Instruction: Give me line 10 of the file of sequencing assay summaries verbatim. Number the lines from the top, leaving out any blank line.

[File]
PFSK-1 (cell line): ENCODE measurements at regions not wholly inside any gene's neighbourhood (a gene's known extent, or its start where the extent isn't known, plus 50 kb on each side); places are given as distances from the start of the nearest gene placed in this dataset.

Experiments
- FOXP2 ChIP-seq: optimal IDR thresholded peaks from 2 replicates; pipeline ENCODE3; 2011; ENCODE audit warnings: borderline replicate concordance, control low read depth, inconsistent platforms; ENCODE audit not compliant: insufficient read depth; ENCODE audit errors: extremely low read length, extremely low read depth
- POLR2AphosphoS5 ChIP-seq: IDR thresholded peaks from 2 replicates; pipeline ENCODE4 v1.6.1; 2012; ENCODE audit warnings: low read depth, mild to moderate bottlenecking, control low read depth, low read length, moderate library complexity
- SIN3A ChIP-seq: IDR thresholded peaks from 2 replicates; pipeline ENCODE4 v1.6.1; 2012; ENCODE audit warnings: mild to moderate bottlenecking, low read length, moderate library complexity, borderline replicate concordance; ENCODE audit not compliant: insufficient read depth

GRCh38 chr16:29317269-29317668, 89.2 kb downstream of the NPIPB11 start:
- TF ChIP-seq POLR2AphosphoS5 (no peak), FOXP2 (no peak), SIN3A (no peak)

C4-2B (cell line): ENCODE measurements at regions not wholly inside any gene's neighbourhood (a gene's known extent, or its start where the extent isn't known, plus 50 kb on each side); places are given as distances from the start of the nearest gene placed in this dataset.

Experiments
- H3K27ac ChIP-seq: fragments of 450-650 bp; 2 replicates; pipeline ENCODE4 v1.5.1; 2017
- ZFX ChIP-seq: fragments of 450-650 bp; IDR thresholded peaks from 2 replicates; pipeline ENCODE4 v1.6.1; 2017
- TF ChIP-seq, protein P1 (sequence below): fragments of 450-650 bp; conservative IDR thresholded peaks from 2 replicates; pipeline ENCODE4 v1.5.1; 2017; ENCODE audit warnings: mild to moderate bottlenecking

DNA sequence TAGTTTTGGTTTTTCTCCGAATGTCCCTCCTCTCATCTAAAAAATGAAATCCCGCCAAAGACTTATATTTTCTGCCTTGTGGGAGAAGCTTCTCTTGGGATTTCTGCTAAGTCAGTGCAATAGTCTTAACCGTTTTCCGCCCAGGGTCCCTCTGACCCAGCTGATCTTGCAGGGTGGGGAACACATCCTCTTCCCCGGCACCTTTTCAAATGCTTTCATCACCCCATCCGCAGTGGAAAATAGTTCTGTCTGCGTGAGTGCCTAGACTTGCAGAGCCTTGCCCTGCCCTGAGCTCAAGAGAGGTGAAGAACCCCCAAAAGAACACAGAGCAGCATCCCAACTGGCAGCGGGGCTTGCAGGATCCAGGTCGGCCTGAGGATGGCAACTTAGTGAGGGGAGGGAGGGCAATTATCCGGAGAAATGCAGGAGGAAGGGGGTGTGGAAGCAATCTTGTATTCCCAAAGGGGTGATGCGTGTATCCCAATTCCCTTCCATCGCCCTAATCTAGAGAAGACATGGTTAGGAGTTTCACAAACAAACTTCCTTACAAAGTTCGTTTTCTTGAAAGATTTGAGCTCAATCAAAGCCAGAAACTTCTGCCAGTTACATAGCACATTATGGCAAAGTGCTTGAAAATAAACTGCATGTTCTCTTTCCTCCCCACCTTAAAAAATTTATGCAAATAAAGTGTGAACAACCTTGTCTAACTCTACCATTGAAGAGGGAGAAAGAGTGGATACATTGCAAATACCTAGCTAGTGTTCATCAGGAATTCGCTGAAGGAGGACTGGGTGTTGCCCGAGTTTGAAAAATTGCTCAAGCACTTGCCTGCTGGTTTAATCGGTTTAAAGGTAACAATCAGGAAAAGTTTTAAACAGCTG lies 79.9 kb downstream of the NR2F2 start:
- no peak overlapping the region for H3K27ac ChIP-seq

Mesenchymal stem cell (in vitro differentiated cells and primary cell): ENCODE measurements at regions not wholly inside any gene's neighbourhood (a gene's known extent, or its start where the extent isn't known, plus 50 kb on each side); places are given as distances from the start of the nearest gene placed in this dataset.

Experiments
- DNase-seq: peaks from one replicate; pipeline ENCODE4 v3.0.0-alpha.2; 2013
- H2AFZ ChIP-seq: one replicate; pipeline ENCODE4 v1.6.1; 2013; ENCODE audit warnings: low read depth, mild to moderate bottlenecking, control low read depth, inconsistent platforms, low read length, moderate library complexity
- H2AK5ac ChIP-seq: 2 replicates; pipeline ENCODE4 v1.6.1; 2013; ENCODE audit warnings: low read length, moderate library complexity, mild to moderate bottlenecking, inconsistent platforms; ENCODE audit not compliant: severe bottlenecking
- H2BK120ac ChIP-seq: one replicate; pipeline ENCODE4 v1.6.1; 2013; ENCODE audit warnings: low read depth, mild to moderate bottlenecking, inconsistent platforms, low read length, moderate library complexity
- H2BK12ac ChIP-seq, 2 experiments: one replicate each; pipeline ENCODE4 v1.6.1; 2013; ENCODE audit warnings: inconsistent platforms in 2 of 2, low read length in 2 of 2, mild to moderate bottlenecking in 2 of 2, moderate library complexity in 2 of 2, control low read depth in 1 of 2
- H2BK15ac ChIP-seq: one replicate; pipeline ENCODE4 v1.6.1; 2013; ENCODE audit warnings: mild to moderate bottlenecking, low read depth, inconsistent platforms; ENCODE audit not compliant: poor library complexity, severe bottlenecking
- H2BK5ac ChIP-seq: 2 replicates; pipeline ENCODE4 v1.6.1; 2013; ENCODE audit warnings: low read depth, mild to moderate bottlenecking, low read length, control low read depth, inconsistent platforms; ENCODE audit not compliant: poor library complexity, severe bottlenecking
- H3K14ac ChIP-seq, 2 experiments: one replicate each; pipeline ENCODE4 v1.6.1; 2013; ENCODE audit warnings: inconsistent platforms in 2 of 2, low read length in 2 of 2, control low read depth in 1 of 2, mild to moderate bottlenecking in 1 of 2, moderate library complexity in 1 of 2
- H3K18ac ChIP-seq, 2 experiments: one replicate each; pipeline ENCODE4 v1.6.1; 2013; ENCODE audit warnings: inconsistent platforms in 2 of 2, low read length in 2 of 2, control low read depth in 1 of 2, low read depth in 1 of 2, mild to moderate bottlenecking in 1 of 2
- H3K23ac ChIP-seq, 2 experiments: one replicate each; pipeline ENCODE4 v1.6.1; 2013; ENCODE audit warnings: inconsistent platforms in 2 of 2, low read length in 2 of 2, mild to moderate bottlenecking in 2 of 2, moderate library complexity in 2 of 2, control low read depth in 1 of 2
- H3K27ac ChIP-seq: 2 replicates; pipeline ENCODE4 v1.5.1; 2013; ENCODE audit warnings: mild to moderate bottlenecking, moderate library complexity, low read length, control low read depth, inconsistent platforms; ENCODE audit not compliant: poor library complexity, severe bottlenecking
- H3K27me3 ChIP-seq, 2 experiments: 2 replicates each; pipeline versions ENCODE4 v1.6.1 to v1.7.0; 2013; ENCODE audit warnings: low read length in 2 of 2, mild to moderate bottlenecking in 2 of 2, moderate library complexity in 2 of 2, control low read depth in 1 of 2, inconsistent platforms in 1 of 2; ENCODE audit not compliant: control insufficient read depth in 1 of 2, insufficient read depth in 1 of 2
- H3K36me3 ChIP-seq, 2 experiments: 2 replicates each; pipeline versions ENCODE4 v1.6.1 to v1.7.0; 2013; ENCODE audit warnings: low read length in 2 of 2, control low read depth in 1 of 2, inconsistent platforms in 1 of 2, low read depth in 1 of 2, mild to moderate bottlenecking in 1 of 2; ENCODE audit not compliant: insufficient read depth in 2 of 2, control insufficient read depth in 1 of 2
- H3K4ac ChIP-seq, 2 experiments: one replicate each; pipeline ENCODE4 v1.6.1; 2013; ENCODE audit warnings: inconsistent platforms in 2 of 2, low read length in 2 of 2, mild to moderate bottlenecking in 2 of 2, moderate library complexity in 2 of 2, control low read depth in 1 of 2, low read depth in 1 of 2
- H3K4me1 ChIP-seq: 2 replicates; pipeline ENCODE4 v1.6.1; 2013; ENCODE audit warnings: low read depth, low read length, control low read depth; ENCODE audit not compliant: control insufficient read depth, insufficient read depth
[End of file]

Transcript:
- H3K27ac ChIP-seq: fragments of 450-650 bp; 2 replicates; pipeline ENCODE4 v1.5.1; 2017